Mirror, mirror on the wall, am I person-centered after all?

By Helle Gjønnes Møller

“Anyone who thinks they are doing fine is an ideal candidate for reflection,” said Christine DePlacido, a now retired audiologist, counselor, and senior lecturer at Queen Margaret University, Scotland. With this statement, DePlacido implied that while most hearing care professionals may think that they are reflective and person-centered in their approach, this is far from always the case. Without self-awareness, there is often a gap between intentions and reality.

A lack of PCC in appointments

A study by Greenness et al from 2015 on verbal communication between audiologists and people with hearing loss revealed a clear tendency towards biomedical, audiologist-controlled appointments. The study, which was based on 63 audiology appointments, showed that the audiologists initiated the consultations with close-ended questions 62% of the time, interrupted patients after only 21.3 seconds on average, and asked 97% of the questions during history-taking. In summing up, not very person-centered at all.

Considering the typical clinic workday, where hearing care professionals often rush from one appointment to the next without a chance to digest the previous experience, these numbers are maybe not surprising. However, this way of practicing can easily lead to miscommunication, frustration, and inefficient consultations – not to mention feelings of stress, helplessness, inadequacy, and clinical burnout for the professional.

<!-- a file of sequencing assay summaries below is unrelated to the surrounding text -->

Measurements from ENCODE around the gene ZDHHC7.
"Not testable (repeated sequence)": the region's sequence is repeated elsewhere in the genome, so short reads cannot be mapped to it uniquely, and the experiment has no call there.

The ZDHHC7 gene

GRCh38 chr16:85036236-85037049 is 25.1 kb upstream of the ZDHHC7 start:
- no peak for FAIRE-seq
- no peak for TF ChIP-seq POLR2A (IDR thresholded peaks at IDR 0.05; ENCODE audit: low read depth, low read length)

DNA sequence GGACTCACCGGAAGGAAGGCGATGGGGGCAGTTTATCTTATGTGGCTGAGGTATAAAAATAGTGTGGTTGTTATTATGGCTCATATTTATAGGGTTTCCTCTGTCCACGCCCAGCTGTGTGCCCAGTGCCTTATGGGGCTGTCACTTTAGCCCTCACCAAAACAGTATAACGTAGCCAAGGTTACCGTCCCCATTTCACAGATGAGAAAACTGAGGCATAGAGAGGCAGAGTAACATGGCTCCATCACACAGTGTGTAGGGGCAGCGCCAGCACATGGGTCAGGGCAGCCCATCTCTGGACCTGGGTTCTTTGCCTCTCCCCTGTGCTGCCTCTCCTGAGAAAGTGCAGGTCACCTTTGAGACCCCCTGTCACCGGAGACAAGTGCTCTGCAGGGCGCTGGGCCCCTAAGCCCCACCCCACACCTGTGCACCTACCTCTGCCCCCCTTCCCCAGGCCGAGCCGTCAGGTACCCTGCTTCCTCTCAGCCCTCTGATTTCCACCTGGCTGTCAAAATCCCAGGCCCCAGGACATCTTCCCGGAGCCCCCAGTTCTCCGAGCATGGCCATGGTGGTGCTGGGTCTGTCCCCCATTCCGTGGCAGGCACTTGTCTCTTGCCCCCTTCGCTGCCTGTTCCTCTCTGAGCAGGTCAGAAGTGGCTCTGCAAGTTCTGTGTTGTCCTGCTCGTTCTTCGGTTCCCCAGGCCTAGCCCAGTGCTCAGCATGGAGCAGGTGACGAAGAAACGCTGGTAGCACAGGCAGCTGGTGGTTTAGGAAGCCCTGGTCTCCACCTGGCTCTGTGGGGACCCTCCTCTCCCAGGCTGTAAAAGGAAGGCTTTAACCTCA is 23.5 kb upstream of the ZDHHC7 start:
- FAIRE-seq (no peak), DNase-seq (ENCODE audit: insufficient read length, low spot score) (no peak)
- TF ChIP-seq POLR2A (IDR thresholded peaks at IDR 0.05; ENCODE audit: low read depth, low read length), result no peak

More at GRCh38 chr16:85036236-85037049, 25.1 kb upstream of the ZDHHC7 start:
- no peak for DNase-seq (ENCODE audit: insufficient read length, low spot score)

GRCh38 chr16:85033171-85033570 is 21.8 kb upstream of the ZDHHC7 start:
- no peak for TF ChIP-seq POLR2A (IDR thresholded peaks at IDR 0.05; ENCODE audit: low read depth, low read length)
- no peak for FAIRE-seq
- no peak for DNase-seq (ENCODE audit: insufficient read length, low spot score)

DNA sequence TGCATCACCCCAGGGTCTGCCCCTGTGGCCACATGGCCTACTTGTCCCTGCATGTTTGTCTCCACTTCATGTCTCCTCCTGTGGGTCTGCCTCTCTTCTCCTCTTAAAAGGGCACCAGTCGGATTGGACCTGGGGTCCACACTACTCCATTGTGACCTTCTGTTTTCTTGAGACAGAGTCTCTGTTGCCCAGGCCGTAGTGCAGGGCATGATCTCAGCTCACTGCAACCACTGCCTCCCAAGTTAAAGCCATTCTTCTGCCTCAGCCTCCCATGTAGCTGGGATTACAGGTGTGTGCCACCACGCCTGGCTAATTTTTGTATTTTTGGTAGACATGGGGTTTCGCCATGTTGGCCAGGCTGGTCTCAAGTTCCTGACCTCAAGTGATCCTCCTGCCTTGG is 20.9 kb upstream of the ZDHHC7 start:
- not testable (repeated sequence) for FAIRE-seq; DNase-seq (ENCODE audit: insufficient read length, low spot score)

Help yourself before helping others

For many hearing care professionals, helping clients is what motivates them and why they decided to pursue a career in audiology in the first place. But although it is rewarding to help others, the profession can also bring stressful work environments, big caseloads, and overwhelming scenarios of dealing with strong emotion. One challenge is the lack of vocabulary around professional fatigue and how client exposure may impact clinician wellbeing. Many professionals do not acknowledge that part of being person-centered is to allow themselves, as people, to thrive in their profession. When they struggle and feel weary, they lack the knowledge and vocabulary to look after themselves. 

Reflecting to thrive

According to DePlacido, reflection can help clinicians to acquire new perspectives on the challenges they encounter, gain insight into their own assumptions, and ultimately allow them to thrive as professionals. In audiology, reflection is used as a way of monitoring behavior and improving the quality of interactions between practitioner and client. In Fostering Reflective Skills in Audiology Practice and Education, DePlacido and Cokely establish that the goal of reflection is “to unite thoughts, feelings, and actions for enhanced conceptual clarity and personal insight that leads to self-directed learning.” Conscious and structured reflection enables improved decision-making and more informed actions, benefiting both the client and the clinician – and helping to build a relationship of trust and confidence. 

Reflection in academia